LONDON (Reuters) - One day after a top U.S. health official declared there was no public health reason to cancel or delay this summer's Olympics in Brazil, more than 150 scientists on Friday called for just that, saying the risk of infection from the Zika virus is too high.
The scientists, many of them bioethicists, who signed an open letter published online to Dr. Margaret Chan, director-general of the World Health Organization. The letter urged that the Games, due to be held in Rio de Janeiro in August, be moved to another location or delayed.
"An unnecessary risk is posed when 500,000 foreign tourists from all countries attend the Games, potentially acquire that strain, and return home to places where it can become endemic," the letter said. It can be found at http://rioolympicslater.org/
Bioethicists study ethical problems arising from biological or medical research. Professor Arthur Caplan, director of the division of medical ethics at New York University School of Medicine and one of four who authored the letter, said he is skeptical Brazil has the resources to protect the public and is equally skeptical of "general assurances" from public health officials.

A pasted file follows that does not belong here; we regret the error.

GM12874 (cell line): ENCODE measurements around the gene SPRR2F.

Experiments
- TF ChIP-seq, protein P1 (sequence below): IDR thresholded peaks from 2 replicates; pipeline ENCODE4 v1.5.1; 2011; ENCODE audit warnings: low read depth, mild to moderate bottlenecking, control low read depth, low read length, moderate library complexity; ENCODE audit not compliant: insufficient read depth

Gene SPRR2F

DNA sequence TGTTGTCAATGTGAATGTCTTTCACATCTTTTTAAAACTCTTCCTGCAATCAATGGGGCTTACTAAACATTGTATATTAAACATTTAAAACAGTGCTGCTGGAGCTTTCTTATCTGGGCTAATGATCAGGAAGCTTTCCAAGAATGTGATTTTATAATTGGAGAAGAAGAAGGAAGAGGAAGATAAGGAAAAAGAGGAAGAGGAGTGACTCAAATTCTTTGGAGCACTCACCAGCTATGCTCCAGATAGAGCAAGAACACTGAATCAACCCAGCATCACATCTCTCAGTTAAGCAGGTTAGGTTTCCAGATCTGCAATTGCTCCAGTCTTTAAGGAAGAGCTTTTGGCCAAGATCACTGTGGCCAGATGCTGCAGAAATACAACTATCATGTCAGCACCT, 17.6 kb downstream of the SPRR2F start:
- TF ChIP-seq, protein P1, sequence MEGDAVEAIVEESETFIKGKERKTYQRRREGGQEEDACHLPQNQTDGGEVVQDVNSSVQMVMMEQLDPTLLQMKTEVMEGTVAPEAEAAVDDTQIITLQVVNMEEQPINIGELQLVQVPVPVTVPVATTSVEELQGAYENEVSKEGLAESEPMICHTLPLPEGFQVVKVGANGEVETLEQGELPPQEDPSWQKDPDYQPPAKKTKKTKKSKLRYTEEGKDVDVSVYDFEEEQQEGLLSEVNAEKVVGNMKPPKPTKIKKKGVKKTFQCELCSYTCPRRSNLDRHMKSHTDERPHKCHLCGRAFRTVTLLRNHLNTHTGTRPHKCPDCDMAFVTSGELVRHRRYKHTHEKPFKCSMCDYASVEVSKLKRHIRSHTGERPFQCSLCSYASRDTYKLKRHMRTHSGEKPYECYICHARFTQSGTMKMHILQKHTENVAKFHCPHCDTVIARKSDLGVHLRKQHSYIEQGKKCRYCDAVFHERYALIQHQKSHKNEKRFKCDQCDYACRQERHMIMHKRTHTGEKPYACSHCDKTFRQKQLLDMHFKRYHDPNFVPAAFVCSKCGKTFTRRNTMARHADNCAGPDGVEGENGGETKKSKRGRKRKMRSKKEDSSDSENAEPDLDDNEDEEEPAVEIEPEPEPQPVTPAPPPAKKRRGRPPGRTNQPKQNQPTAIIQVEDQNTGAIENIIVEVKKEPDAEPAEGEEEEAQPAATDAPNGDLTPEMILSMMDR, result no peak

The letter called on the WHO to convene an independent group to advise it and the International Olympic Committee.
"I believe in informed consent," Caplan said in an interview. "Let's have an independent set of scientists look at this and let everyone hear the arguments."
Speaking at a lunch at the National Press Club in Washington on Thursday, Dr. Tom Frieden, director of the U.S. Centers for Disease Control and Prevention, said there was no reason to delay the Olympics.
He was responding to a paper by a Canadian professor published earlier this month in the Harvard Public Health Review which called for the Games to be canceled or moved because it could speed the spread of Zika.
"The risk is not particularly high other than for pregnant women," Frieden said.
Zika infection in pregnant women has been shown to be a cause of the birth defect microcephaly and other serious brain abnormalities in babies.
The connection between Zika and microcephaly first came to light last fall in Brazil, which has confirmed more than 1,400 cases of microcephaly.
Frieden's view is shared by many infectious disease experts. A recent editorial in The Lancet Infectious Diseases journal noted that the Zika outbreak has been concentrated in northeastern Brazil, away from Rio. Moreover, it added, the infection-carrying mosquito is not particularly active in August and athletes and spectators are likely to spend their time in places purged of mosquito breeding sites.
"Available evidence indicates that for games participants, risk of exposure to Zika virus and subsequent adverse health outcomes will be low," it said.
(Reporting by Toni Clarke in Washington and William Schomberg in London,; Editing by Mark Trevelyan and Bernard Orr)